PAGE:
A stab at liner note writing...
Although this album is an introduction to accordionist Vince Abbracciante, he has already been at the party for a while. Not yet 30, Abbracciante made his mark by winning the prestigious Castelfidardo Accordion Festival International Prize before he was old enough to drive. Since then, he has criss-crossed the globe performing on five different continents in every setting imaginable, from ancient amphitheaters to stuffy, low-lit basements. Finally, with all of this experience under his belt, Abbracciante is ready for his close-up.
Wisely, the young man from Puglia is not doing it alone. Abbracciante has surrounded himself with a sharp crew of musicians to help him mingle. Veteran saxophonist Robert Ottaviano contributres the first and last subdued notes of the album, inbetween he provides a few ruthless solos. Fellow youthful Italian Fabrizio Scarafile provides soprano saxophone for a couple of tracks, the swinging “No or Yes” as well as “Nublu Bossa” a burning re-arrangement of the Kenny Dorham classic reworked into an homage to the unofficial headquarters of the lone American on the album, bassist Juini Booth.
The unflappable Booth got his start in his teens working for legends like Art Blakey before going on to expand his sound in the 1970s as a member of McCoy Tyner’s band as well as Tony Williams’ Lifetime. Aside from holding down the low-end Booth also contributes a third of the album’s compositions including the backbeat-heavy “MDX” which features a boisterous seduction from vocalist Giuseppe Delre. The other contributing vocalist, Adriana Ciannella, make her recording debut on “En Mi” blending seamlessly with Abbracciante’s reedy accordion. And through it all is in-demand drummer Antonio Di Lorenzo keeping the pace on his gliding cymbals.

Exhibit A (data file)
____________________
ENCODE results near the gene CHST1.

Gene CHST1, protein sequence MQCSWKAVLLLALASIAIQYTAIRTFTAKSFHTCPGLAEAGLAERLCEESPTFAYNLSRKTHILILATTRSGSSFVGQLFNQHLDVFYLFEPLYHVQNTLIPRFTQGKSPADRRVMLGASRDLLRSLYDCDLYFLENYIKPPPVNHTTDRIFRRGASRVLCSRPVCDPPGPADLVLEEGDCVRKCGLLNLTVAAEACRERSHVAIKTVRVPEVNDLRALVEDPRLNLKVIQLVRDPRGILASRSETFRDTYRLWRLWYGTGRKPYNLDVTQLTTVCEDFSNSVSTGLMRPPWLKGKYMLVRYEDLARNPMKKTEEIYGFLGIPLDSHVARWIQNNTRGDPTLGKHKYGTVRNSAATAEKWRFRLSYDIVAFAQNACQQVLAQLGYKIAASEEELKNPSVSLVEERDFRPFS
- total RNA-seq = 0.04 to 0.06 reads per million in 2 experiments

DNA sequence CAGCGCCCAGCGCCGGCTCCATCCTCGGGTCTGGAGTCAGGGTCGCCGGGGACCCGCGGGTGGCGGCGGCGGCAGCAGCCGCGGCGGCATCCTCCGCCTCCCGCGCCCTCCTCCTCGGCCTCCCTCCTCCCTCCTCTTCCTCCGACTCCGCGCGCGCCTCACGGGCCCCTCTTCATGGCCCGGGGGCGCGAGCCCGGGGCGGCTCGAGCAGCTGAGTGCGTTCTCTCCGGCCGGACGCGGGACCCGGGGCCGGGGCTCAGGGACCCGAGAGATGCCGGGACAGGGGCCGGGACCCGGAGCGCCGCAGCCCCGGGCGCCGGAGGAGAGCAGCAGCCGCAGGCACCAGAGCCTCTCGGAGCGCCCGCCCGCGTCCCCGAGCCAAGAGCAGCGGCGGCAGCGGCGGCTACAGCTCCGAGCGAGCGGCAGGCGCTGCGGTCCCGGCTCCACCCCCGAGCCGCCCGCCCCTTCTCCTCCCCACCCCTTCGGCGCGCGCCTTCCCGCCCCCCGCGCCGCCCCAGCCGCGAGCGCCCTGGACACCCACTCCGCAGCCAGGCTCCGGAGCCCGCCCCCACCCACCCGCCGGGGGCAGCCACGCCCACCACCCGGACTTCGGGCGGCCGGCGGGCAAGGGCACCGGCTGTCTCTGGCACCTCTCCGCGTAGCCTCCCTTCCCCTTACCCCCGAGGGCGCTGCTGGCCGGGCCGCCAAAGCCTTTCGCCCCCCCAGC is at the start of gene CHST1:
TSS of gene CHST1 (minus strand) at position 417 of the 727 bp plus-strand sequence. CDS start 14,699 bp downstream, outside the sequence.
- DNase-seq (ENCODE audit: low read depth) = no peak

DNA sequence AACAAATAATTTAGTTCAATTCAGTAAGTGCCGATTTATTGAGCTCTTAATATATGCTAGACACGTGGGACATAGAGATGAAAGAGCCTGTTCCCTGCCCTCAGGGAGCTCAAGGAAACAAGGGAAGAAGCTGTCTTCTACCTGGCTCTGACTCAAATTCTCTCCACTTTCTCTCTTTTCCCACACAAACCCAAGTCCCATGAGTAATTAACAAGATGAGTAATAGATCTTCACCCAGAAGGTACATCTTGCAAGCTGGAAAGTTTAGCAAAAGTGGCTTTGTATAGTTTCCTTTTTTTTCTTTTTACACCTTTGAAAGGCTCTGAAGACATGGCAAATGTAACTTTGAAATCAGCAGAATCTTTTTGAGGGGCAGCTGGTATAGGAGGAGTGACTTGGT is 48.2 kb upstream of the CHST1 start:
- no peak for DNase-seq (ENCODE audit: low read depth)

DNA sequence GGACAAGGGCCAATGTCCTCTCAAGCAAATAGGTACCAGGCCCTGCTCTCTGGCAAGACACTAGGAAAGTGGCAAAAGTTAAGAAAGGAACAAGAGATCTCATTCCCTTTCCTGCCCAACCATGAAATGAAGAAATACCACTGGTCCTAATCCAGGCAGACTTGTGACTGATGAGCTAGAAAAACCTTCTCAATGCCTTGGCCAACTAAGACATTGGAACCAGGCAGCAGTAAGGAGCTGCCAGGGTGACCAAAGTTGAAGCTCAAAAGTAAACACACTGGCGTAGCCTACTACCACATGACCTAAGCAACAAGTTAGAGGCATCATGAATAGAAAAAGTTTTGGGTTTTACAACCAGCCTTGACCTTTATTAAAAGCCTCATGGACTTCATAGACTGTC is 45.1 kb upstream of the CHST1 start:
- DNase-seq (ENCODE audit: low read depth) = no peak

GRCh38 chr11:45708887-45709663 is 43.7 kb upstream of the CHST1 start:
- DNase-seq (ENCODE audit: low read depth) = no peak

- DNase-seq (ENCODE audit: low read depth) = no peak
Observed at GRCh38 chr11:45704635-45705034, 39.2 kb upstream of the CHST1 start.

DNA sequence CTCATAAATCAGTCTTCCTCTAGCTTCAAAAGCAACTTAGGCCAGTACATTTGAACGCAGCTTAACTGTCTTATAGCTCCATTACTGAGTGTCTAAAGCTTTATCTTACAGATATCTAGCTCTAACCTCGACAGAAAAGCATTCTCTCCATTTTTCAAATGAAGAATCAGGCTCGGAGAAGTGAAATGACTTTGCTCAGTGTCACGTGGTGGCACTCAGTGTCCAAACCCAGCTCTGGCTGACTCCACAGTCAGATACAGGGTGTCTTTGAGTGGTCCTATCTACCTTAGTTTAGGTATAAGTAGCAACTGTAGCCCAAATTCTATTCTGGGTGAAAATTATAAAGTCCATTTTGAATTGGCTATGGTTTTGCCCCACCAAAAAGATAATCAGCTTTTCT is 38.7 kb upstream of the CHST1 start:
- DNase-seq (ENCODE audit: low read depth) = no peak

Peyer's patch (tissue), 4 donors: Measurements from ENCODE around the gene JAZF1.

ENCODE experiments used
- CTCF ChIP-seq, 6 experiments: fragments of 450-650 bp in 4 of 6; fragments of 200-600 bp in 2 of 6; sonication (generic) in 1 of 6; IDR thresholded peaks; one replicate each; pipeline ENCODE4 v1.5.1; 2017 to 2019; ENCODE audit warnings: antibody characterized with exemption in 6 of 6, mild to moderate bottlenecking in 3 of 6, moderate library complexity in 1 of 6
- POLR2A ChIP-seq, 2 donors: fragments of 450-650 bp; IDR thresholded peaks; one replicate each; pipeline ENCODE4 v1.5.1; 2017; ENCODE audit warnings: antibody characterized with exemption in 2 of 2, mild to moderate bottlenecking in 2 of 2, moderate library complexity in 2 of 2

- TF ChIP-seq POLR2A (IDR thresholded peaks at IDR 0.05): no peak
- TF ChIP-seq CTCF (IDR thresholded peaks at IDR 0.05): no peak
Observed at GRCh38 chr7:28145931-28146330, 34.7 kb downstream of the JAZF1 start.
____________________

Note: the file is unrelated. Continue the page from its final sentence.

Of course all of this is in support of the man of the hour. From the clattering thunder of album opener “Visione” to his solo exploration on the swooning “Triss,” Abbracciante has presented a wide range of capabilities that only hint at what is to come in the future. His compositional talents combined with his breathless jaunts come together to form the complete package. His mastery of the handheld orchestra is a wonder to behold.
After taking the time to let Abbracciante introduces himself, you will only be left wishing he had done so sooner.
"Sean J. O'Connell scrive per DownBeat, LA Weekly e il New York Jazz Record. Gli piace ascoltare la fisarmonica, ma ha scoperto che i suoi avambracci gil fanno male de quando la suona."